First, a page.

5 Customer Acquisition Mistakes You Can't Afford to Make
Grow Your Business, Not Your Inbox
In The Social Network the actor portraying Mark Zuckerberg argues plastering the site with ads would ruin Facebook before it ever had a chance to take off.
We know who won that battle. After it launched in 2004, users enjoyed a clean interface. Then, in 2012 Facebook rolled out a wave of efforts to turn likes into dollars. The cha-ching rang out after it grabbed data from users’ abandoned online shopping carts to retarget customers with sidebar ads.
Smart move on behalf of the social-media platform. This change helped Facebook make millions upon millions of dollars – but most companies don’t have the luxury of waiting eight years to acquire customers and make their first dime. They need to get it right from the get-go.
That said, too often entrepreneurs make assumptions that go against good business sense.
Here are five common mistakes that emerge in the customer-acquisition process:
1. Assuming first-time visitors will become loyal customers
So, someone visits your cutting-edge website after attending a PR event. Now what? Increased website traffic isn’t enough. Savvy customer engagement involves retargeting. In fact, 14 percent of companies with more than 1,000 employees spent more than 50 percent of their budgets on retargeting in 2014 alone.
Another solution is a call to action, which will a pain point or provide an invitation to interact with a brand.
2. Getting antsy about ROI
New products need time to blossom. When $1,000 in marketing doesn’t result in a $1,000 return one week later, don’t implement drastic changes. In many cases, the customer acquisition journey is a lengthy one. From the moment a new potential customer discovers your brand until he chooses to buy something, he’s likely researching competitors, checking for third-party validation and looking for discounts or promotional offers. Be patient.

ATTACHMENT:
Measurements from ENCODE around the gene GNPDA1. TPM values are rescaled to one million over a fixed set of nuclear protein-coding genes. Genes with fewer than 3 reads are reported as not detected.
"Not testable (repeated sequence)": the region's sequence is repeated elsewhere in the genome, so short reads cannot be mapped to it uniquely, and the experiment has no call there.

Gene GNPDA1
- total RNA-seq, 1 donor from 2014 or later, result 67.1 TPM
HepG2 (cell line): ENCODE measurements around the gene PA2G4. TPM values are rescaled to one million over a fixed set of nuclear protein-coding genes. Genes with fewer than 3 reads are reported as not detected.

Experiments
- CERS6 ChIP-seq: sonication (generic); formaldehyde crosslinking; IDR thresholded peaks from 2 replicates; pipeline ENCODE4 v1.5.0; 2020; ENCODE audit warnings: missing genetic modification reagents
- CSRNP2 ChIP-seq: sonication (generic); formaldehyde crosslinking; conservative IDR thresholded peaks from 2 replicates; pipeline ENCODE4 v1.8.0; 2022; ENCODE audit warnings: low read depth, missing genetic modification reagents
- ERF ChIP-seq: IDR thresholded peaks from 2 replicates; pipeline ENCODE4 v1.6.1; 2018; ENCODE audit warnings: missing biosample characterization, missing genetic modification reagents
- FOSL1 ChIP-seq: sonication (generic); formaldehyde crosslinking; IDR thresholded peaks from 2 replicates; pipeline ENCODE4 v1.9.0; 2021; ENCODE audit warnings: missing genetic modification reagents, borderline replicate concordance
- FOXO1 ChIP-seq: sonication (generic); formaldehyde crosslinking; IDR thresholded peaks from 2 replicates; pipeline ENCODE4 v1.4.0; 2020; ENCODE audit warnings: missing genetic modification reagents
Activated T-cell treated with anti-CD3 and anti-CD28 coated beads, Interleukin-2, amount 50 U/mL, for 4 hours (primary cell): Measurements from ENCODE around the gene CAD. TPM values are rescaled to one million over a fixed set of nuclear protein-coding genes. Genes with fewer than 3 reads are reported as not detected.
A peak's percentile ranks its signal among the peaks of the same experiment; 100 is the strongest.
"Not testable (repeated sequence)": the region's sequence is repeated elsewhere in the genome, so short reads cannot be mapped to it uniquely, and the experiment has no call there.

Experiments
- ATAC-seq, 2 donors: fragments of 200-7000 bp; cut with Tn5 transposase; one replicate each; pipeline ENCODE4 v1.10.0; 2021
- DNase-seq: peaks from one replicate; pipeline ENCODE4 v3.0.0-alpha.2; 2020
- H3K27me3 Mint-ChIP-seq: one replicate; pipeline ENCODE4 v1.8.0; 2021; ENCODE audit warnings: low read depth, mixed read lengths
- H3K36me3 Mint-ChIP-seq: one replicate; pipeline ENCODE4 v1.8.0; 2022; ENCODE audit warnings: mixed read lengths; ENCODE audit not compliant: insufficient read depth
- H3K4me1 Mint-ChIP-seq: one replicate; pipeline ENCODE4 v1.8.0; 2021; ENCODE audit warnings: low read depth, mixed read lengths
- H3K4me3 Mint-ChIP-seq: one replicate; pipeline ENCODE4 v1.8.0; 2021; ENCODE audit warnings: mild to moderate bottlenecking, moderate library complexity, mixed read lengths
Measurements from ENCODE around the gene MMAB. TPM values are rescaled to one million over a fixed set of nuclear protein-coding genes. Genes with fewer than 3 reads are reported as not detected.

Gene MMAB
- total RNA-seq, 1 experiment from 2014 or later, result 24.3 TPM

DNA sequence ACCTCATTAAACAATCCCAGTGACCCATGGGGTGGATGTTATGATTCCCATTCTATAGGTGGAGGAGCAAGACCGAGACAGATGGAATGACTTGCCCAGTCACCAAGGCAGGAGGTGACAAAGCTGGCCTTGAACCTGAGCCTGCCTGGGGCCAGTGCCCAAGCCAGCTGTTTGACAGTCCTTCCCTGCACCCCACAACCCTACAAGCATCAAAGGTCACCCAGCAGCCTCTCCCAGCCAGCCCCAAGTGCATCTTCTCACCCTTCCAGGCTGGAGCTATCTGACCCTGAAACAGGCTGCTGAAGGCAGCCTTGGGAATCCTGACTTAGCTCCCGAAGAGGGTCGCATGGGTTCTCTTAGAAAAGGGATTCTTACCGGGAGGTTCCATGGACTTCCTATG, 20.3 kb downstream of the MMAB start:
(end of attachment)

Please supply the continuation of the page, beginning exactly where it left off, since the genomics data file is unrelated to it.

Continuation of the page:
Short-term traffic can be deceiving, so resist the urge to make risky choices based on misleading small data sets. If ROI looks bad over a short time horizon, take a look at other metrics such as click-through rates, quality scores, bounce rates and time on site from visitors originating from a new ad channel.
3. Setting the financial resources bar too low
Many entrepreneurs have unrealistic expectations about how much money it takes to bring in prospects. If a company has $10,000 to spend on acquisition, the question becomes “For how many months?”
A business owner who doesn’t know that answer doesn’t have enough money. On top of that, entering a new market comes with a price tag. Be prepared to pay for the learning curve. Venture into unknown business territory with caution and realistic expectations.
4. Blowing the first impression
The natural response to completing a product’s first iteration is to shout it from the rooftops but scarcity sparks interest. Imagine someone’s excitement over backing a Kickstarter project being burst when the prototype sells out. The intersection of “want” and “can’t have” is a lucrative place to be in.
Early messaging also makes a huge difference. TOMS garnered interest by offering a fresh brand associated with social good.
5. Following the crowd
While everyone is talking about Instagram ads, Periscope influencers or whatever’s hot that week, take a look at where people are migrating their ad dollars from. If the Google AdWords marketplace is expensive and generating less-than-ideal returns, look to other marketplaces while trying to rank in search engines other than Google. Bing and Yahoo account for 20 percent of the search market and offer a lower cost per click on the same terms in many cases. If everyone crowds the hottest trending marketplaces, the cost to serve ads in those places will skyrocket.
Can’t afford the retargeting applications everyone’s talking about? Cost-free website pixels can capture leads, too. Google and Facebook have scripts you can place on your website to track visitors. Once you know who has been to the site, you can spend as much or as little as you’re comfortable with instead of throwing money at a third-party platform or “specialist.”
In a frosty investment market, it might be comforting to say, “Let’s just get customers and figure out the money later.” But we can’t all be Facebook, so creating a customer acquisition method that boosts profits quickly isn’t a luxury -- it’s the only way to survive.